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Utah House Republicans on Wednesday discussed possibilities from lawsuits to punitive legislation to battle Gov. Gary Herbert over what they say is his illegal special-election process to replace Rep. Jason Chaffetz.

But by the end of a House GOP caucus meeting, they had not agreed to any course of action. House Speaker Greg Hughes said lawmakers do not intend for now to sue the governor. House Whip Francis Gibson said party leaders plan to move with care as they determine what to do, and will bring a final plan back soon for caucus consideration.

Rep. Keven Stratton, R-Orem, offered the most unusual proposal: ask Chaffetz not to resign, making moot the increasingly nasty battles about whether the election to replace him is being conducted legally.

"We may not have a replacement until 2019" otherwise, he said, contending that lawsuits may stall the process until the next regular congressional election. Chaffetz has said he plans to resign June 30, but could legally change his mind, Stratton said.

But Chaffetz quickly threw a dart at that trial balloon.

"June 30 is still my last day," the congressman said about the proposal in a text message to The Salt Lake Tribune.

The House GOP caucus met a day after an unusual joint meeting with Democrats to contend that Herbert is breaking the law, and that he bullied Attorney General Sean Reyes into withholding — as protected by attorney-client privilege — a completed legal opinion requested by legislative leaders that lawmakers suspect may support their position.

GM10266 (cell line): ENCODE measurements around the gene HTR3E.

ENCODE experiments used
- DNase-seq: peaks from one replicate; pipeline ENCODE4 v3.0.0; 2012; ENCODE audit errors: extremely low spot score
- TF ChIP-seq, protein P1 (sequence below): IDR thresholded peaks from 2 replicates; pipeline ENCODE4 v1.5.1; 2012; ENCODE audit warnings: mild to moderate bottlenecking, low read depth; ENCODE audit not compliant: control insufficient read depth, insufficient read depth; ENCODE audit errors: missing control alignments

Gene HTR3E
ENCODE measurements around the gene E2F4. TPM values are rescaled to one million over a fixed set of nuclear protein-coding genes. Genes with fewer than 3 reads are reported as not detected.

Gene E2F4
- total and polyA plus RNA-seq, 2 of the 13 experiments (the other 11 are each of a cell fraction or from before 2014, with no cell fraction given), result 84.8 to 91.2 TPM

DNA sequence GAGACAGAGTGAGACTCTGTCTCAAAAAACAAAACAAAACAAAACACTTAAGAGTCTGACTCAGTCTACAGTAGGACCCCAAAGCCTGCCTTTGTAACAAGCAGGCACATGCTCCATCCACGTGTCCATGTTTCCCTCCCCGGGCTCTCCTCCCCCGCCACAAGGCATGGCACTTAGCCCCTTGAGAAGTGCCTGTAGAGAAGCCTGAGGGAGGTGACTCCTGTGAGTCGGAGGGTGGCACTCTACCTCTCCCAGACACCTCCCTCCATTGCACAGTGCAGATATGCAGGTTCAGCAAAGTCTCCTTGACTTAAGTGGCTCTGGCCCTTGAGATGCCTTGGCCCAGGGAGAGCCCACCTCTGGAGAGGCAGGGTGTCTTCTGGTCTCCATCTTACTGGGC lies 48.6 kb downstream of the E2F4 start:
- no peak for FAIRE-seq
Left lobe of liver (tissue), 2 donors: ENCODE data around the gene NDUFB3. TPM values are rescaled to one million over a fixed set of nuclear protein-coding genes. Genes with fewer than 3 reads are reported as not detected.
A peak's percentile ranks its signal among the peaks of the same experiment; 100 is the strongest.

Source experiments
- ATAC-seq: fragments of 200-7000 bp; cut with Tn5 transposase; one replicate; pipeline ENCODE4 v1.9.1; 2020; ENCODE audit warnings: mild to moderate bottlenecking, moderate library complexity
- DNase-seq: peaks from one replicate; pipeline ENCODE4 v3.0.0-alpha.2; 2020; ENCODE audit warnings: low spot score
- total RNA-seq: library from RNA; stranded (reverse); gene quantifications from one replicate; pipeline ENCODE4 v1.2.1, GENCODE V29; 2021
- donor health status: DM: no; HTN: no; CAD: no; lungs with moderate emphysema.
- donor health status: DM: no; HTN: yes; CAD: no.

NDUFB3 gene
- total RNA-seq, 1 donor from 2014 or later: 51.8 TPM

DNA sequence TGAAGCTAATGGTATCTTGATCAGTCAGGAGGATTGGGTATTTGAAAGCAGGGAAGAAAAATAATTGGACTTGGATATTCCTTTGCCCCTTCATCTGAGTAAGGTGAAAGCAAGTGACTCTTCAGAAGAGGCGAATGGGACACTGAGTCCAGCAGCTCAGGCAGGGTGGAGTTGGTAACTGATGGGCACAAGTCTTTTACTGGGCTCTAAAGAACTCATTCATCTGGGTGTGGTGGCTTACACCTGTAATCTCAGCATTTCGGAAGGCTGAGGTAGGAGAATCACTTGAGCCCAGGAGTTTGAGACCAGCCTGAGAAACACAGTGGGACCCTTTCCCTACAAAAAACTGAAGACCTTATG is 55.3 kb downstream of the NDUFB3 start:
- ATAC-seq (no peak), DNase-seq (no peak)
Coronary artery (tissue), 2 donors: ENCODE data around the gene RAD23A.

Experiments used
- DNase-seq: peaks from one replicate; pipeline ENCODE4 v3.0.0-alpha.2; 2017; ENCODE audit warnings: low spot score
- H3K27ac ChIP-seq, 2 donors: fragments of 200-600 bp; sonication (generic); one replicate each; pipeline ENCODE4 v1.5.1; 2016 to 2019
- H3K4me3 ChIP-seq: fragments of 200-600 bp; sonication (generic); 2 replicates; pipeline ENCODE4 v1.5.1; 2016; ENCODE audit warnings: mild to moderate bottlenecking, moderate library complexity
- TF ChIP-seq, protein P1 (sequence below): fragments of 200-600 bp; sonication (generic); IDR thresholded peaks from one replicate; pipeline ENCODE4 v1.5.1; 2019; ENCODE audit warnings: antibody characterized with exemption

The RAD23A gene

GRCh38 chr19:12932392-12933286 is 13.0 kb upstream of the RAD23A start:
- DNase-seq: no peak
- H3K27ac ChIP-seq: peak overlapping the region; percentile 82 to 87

They contend the process that Herbert implemented changes and shortens the normal system without obtaining the required legislative approval.

Herbert had repeatedly refused lawmakers' request for a special session, saying he was within his legal rights to call the election and set the timetable.

House Republicans' views were wide-ranging Wednesday. A few even urged calling a cease-fire with the governor.

Rep. Scott Sandall, R-Tremonton, said the Legislature failed to pass a bill spelling out a process for special elections earlier this year. "We fumbled the ball," he said, and the governor picked it up and ran with it.

Rep. Bruce Cutler, R-Murray, even suggested finding a way "to rubber-stamp" what Herbert has done so that the special election already underway may proceed, and working on a more permanent solution later.

Most members agreed they will work on legislation to outline a special-election process, and have it ready for January's general session — or earlier if lawsuits lead to the need for a special legislative session.

Lawmakers confirmed previous indications that they will work on a proposed constitutional amendment allowing the Legislature to call itself into special session — a power now currently reserved to the governor.

Some lawmakers supported a lawsuit seeking to force disclosure of the attorney general's legal opinion about the election. But Rep. Merrill Nelson, R-Grantsville, an attorney, urged simply fighting that through an open-records request, arguing that the attorney-client privilege claimed by the governor doesn't exist because the attorney general is an independent elected official.

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